Date of Award

2016

Document Type

Undergraduate Thesis

Department

Environmental Program

First Advisor

Katherine (Kit) Anderson, Ph.D., UVM Environmental Program

Second Advisor

Victor Ernesto Mendez, Ph.D., UVM Environmental Program

Keywords

Alternative Food Movement (AFM), Agriculture, Neoliberalism, Food System, Food Justice, Food Sovereignty

Abstract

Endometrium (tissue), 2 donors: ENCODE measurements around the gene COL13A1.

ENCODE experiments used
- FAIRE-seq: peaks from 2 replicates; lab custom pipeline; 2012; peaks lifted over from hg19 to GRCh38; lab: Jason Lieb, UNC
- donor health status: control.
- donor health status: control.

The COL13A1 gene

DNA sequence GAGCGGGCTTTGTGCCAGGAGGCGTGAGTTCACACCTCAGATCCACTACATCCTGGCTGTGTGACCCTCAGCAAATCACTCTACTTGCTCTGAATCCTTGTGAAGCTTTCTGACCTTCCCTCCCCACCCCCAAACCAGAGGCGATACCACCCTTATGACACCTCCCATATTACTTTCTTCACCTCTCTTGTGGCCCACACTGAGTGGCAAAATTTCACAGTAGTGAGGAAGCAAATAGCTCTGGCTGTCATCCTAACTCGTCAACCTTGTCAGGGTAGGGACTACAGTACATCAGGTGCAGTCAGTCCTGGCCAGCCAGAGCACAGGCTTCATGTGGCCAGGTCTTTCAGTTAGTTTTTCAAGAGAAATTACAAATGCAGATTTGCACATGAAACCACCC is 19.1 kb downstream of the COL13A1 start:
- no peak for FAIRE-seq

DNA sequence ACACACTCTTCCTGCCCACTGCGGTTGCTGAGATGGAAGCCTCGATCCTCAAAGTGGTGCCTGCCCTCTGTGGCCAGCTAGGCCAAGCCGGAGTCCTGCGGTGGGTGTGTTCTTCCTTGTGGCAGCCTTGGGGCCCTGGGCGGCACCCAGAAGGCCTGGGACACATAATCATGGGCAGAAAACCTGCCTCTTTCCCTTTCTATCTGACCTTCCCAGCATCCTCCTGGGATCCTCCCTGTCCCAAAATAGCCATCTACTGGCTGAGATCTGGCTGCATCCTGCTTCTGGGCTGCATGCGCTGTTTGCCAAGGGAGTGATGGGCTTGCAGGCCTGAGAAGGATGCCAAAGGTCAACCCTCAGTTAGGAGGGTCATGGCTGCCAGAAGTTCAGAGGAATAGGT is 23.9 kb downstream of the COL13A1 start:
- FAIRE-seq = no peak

The alternative food movement (AFM) in the United States is a collection of organizations, communities, and individuals who are united under a common goal to search for and ultimately carry out alternative solutions to the current industrial, pesticide-laden, monocrop agriculture model. As this movement has evolved and become more nuanced, questions surrounding exclusivity related to race, class, socioeconomic status, gender, and identity have begun to surface. Tied to the neoliberalist regime, the AFM as it stands today benefits the dominant group, white middle-to-upper class citizens who are educated, and vastly excludes underserved populations. Through the analysis of a 13-student, Students-Teaching-Students course at the University of Vermont developed and taught by Olivia Burt, Leila Rezvani, and Claire Wiggin in the spring of 2016, our research aims to critically assess the food movement as it stands today and collectively determine how the food movement could be more inclusive and act as a vehicle for positive social change. Using emergent pedagogy including backwards design and safe space, as facilitators we aim to stimulate conversation and thought for a more realistic and just movement that achieves environmental, economic and social sustainability. This course resulted in collective student visions on a just food system that challenges dominant narratives, centering around self-determination, critical thinking, and community over individual empowerment. As facilitators, we were able to communicate course content effectively because of our positionality as students-teaching-students in a small, safe, discussion based learning environment. Overall, this course serves as a vessel to teach social justice through the lens of food.

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